(c) Any hospital administrative or medical staff or personnel who knowingly or intentionally violates any provision of this section commits a misdemeanor of the second degree, punishable as provided in s. 775.082 or s. 775.083.
(d)1. Any hospital, or any physician licensed under chapter 458 or chapter 459, who suffers a financial loss as a direct result of a violation by a physician or a hospital of a requirement of this section may, in a civil action against the physician or the hospital, obtain damages for financial loss of charges and such equitable relief as is appropriate, including reasonable attorney’s fees and costs.
2. If the defendant prevails in an action brought by the hospital or physician pursuant to this paragraph, the court may award reasonable attorney’s fees and costs to the defendant.
(e) A physician licensed under chapter 458 or chapter 459 who negligently or knowingly violates any requirement of this section relating to the provision of emergency services and care shall be deemed in violation of the provisions of such chapters for any of the following violations:
1. Failure or refusal to respond within a reasonable time after notification when on call.
2. Failure or refusal to sign a certificate of transfer as required by this section.
3. Signing a certificate of transfer stating that the medical benefits to be reasonably expected from a transfer to another facility outweigh the risks associated with the transfer, when the physician knew or should have known that the benefits did not outweigh the risks as required by this section.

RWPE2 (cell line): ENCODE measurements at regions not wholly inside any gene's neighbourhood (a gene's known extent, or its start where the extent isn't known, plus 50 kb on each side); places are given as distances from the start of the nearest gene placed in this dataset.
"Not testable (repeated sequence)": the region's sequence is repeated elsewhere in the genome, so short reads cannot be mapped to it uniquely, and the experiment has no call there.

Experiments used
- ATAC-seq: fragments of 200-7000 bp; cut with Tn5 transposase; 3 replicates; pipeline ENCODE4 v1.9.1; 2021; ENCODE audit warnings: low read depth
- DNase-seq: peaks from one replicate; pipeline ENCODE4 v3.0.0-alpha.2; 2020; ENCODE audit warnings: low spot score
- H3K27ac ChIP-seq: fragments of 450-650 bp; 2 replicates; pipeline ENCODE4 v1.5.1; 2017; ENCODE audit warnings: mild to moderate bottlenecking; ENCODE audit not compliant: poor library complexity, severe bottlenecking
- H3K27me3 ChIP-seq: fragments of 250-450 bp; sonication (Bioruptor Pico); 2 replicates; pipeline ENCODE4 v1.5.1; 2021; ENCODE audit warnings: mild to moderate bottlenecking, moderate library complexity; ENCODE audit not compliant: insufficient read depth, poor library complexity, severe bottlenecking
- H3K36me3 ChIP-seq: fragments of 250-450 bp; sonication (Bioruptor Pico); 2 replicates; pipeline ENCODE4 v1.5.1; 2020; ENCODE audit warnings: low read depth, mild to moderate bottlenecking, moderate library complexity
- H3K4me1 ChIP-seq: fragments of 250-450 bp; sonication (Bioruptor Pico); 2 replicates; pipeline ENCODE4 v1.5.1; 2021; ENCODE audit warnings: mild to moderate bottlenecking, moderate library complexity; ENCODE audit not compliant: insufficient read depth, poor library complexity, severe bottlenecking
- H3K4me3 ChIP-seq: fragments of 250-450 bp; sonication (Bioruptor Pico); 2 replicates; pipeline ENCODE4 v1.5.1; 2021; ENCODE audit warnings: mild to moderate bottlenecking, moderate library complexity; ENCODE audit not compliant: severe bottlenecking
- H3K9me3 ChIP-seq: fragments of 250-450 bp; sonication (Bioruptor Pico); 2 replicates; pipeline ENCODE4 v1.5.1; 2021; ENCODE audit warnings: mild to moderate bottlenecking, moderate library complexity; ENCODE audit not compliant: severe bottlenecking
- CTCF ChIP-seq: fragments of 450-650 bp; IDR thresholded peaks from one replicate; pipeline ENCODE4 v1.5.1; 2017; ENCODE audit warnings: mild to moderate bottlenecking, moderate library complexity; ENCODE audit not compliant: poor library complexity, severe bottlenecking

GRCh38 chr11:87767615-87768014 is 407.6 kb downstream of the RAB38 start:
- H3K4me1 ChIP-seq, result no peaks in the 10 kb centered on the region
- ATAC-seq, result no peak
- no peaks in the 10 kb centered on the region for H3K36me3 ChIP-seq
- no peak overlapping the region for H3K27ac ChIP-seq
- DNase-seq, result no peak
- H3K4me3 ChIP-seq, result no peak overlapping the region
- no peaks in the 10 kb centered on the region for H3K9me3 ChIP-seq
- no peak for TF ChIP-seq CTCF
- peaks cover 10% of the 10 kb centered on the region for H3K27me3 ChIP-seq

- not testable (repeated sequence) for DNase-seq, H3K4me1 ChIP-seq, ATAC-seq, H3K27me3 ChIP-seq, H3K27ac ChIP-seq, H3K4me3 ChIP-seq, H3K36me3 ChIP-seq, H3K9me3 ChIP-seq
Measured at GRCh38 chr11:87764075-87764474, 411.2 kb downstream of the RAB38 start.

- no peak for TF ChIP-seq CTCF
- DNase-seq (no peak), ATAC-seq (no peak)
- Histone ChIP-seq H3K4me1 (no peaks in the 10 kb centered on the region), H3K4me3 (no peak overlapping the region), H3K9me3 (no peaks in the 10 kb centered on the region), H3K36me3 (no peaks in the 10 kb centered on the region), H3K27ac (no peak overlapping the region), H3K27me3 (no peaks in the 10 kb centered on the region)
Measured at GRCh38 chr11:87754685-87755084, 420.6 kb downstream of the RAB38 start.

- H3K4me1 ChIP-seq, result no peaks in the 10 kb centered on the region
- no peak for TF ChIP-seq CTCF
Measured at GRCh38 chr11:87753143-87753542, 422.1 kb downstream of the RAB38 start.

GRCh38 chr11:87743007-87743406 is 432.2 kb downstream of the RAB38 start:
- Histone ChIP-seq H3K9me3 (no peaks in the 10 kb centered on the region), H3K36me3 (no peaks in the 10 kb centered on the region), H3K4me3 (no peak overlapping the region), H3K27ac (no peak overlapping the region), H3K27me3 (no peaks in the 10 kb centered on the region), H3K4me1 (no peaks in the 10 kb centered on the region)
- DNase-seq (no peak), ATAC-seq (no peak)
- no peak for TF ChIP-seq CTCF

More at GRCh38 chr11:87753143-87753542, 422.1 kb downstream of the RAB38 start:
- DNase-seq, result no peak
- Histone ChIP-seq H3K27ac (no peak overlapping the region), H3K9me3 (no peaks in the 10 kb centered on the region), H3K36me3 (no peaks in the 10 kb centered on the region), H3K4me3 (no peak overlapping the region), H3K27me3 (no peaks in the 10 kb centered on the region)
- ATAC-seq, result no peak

4. Misrepresentation of an individual’s condition or other information when requesting a transfer.
Any fine collected for a violation of this section, including any fine collected from a physician licensed under chapter 458 or chapter 459, shall be deposited into the Public Medical Assistance Trust Fund.
(f) In determining whether a licensee is deemed in violation of this section and in assessing any penalties for violation, the agency shall consider, and the licensee may offer as an affirmative defense or in mitigation, whether the licensee has established that the alleged violation arose from the unanticipated changes in service capability or other factors beyond the licensee’s control.